Uber Leaves Arizona to Move AV Testing Closer to Its Engineers

Uber is shutting down its tests of both self-driving cars and autonomous trucks in Arizona because it doesn’t have engineering facilities there and wants its engineers to be available to ride in test vehicles, an Uber spokesperson said.

News of the shutdown in Arizona, which follows a months-long suspension of testing at all North American sites, emerged after Uber laid off about 300 employees in the state on May 23. That move was first reported by The Arizona Republic.

Uber’s latest chapter in Arizona highlights the risks both companies and lawmakers face with the fledgling technology.

San Francisco-based Uber moved AV testing out of its home state in 2016 after clashing with California regulators. Arizona Gov. Doug Ducey opened the door to Uber by establishing relatively lax oversight for self-driving vehicles. But after a self-driving Uber SUV killed a pedestrian in Tempe in March, Ducey suspended the company’s permit and Uber temporarily halted all its public testing in the US and Canada.

The crash is still under investigation.

Uber hopes to restart AV testing on public roads soon, but only around its engineering hubs in Pittsburgh, Toronto and California. It wants to have engineers on site to go along on self-driving test rides, which wasn’t possible in Arizona.

It’s common for AV companies to put engineers in test vehicles to take notes and look for ways to make the cars smarter. Uber cars in Arizona had backup drivers, and the company reportedly had cut back from two backup drivers to one in the course of testing. In-car video of the Tempe accident appeared to show a single backup driver who was not watching the road when the crash occurred.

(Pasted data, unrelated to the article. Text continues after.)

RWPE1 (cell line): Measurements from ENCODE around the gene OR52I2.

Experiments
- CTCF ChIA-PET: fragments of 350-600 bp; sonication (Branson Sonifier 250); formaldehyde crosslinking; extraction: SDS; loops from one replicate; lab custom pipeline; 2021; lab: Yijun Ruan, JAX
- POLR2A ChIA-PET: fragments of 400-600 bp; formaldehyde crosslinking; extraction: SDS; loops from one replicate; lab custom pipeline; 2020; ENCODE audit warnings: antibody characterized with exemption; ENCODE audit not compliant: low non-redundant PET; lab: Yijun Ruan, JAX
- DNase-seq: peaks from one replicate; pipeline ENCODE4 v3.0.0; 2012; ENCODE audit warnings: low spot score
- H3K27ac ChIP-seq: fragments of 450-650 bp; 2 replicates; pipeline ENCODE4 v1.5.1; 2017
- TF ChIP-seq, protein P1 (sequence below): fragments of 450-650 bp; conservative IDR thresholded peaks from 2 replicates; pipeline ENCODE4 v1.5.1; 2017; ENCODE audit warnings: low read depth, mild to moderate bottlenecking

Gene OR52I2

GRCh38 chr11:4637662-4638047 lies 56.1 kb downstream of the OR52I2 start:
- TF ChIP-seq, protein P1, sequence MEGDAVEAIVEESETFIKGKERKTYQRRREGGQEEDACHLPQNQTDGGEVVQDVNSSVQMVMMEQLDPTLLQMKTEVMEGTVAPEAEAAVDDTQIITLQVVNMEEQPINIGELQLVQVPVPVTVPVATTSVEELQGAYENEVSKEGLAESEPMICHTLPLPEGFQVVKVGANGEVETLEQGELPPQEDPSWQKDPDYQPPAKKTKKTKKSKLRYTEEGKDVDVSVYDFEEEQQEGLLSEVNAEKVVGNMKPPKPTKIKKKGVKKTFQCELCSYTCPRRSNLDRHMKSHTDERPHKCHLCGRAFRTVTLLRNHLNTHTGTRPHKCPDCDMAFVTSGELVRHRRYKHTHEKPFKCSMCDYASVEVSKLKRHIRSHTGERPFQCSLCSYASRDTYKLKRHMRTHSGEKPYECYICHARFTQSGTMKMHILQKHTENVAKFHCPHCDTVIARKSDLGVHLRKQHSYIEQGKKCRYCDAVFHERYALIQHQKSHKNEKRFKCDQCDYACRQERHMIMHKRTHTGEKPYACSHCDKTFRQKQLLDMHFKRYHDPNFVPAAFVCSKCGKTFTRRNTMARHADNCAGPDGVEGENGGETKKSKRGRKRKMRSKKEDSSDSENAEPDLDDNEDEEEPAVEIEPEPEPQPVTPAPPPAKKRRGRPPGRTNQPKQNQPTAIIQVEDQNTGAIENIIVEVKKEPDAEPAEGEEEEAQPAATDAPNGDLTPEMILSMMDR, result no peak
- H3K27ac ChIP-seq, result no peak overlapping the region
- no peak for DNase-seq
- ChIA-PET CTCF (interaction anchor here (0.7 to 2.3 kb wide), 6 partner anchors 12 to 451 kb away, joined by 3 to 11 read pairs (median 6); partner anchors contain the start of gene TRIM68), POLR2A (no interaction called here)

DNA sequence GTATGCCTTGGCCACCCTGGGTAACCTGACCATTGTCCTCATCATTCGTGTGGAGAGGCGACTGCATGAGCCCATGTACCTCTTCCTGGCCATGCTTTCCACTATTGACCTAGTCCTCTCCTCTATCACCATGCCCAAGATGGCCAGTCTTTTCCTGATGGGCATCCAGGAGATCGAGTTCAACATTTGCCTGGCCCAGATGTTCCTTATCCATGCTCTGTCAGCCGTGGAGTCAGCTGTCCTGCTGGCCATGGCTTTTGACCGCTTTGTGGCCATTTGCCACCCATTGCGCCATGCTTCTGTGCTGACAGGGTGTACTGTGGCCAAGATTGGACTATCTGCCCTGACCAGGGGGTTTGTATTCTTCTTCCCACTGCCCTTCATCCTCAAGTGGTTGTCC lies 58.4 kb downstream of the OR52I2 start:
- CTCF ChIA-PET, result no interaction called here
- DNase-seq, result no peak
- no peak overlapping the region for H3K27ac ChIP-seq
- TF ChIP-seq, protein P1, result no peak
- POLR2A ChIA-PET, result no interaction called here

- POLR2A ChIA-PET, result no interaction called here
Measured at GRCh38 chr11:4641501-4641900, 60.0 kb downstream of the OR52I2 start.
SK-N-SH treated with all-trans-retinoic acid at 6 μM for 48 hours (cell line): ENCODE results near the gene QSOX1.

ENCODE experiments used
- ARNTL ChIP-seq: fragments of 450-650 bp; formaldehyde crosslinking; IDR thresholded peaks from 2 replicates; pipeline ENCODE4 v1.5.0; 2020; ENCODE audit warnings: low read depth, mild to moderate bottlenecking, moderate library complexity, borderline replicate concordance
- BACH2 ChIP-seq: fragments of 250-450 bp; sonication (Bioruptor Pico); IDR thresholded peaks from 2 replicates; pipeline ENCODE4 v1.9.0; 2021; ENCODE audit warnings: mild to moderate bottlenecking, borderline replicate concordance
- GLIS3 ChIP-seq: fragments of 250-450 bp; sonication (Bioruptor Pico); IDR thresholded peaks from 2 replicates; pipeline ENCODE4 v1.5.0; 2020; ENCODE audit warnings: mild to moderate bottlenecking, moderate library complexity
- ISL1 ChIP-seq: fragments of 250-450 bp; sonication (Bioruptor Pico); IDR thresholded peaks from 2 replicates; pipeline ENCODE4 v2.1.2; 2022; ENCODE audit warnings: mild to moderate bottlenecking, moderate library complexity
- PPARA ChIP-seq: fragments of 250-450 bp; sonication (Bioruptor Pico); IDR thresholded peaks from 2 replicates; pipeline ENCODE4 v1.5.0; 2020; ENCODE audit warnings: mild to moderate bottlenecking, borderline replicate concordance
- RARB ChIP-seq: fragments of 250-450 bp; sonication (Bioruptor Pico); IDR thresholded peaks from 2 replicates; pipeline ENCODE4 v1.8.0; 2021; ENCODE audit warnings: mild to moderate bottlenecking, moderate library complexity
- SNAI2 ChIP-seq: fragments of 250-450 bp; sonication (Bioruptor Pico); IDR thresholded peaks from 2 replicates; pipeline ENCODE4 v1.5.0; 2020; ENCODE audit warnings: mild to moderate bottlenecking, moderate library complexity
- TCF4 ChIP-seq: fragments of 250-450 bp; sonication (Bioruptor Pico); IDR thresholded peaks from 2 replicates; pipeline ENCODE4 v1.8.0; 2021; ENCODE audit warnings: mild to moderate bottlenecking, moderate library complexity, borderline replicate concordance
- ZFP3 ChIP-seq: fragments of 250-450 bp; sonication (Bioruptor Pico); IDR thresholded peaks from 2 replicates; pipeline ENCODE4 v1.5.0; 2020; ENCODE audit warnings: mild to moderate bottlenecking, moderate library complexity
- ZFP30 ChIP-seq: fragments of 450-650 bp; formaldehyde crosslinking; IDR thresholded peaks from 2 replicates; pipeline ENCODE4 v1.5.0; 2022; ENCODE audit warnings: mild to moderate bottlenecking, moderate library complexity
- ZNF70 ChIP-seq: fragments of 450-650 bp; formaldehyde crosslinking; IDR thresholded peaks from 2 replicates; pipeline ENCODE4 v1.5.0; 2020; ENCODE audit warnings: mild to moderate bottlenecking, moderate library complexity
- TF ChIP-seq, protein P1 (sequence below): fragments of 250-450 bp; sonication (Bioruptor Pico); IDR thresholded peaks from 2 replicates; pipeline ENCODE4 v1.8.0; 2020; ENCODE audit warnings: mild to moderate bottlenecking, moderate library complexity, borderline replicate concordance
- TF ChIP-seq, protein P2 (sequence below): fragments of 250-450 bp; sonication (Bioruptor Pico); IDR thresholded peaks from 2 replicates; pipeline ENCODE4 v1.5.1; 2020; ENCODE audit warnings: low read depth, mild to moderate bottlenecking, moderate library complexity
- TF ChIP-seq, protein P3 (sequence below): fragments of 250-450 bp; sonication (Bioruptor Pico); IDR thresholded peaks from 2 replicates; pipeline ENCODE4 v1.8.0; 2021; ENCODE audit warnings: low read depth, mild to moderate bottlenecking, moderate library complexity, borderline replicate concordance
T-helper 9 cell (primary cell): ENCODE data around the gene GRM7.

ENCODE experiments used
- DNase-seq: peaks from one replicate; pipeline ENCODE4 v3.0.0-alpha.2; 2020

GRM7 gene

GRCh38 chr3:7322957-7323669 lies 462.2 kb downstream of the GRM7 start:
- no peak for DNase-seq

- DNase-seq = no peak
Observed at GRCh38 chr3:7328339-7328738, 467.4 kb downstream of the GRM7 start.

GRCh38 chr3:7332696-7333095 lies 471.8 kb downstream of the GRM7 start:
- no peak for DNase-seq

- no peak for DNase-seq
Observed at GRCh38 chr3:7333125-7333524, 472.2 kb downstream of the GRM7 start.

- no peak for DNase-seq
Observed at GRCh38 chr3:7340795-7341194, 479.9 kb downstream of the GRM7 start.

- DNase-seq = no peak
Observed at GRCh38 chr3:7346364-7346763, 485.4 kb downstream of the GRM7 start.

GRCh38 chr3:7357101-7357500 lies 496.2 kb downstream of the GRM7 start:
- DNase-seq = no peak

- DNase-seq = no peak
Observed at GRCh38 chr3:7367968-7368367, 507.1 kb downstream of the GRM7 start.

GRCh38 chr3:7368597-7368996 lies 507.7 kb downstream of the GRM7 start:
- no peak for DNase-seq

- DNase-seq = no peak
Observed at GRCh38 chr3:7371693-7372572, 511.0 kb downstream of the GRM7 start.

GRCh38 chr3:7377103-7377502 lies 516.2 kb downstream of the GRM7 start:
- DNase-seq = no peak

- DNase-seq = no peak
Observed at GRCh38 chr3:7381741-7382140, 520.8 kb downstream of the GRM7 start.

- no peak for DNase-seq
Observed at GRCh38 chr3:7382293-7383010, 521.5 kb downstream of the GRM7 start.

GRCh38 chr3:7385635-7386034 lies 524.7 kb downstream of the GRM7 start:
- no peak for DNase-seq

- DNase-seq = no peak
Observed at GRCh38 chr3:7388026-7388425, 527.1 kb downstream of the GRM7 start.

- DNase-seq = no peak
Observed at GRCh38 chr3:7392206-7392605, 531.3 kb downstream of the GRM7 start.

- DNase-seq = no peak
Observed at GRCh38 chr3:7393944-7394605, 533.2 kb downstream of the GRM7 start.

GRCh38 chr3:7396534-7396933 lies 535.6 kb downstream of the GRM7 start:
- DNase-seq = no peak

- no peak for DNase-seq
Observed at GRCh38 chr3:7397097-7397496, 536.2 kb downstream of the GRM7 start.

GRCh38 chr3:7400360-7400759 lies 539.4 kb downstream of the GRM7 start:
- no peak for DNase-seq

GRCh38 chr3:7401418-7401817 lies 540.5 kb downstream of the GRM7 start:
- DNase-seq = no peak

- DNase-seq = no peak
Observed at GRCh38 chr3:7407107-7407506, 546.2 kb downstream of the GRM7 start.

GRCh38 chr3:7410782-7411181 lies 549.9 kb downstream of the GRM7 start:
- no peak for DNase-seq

Uber’s goal is to resume AV testing in Pittsburgh this summer, by which time it expects the National Transportation Safety Board to have released the preliminary results of its probe.

“We’re committed to self-driving technology, and we look forward to returning to public roads in the near future. In the meantime, we remain focused on our top-to-bottom safety review, having brought on former NTSB Chair Christopher Hart to advise us on our overall safety culture,” an Uber representative wrote in an email.

In California, the company let its AV testing permit expire in March after the Tempe accident. But it has kept the lines of communication open with state and local officials, including in San Francisco and Sacramento, in preparation for a return to testing, the Uber spokesperson said.

Hardware, software and services companies are competing to put AVs on the road and get commercial operations off the ground, while some governments are working to attract companies that build the systems and sell services. As federal regulations remain stalled, states are instituting their own rules. Part of the draw is the possibility of attracting high-tech jobs, though in Arizona’s case, Uber’s move to the state apparently didn’t bring lucrative engineering positions.

Arizona remains one of the most welcoming states for AV testing, where several companies have put cars on the road, and Waymo is set to launch a commercial driverless ride service in the Phoenix area this year.

Uber will offer outplacement assistance to the laid-off workers. It still retains about 500 employees in Arizona to run its conventional ride-hailing business and is looking to add about 70 more.


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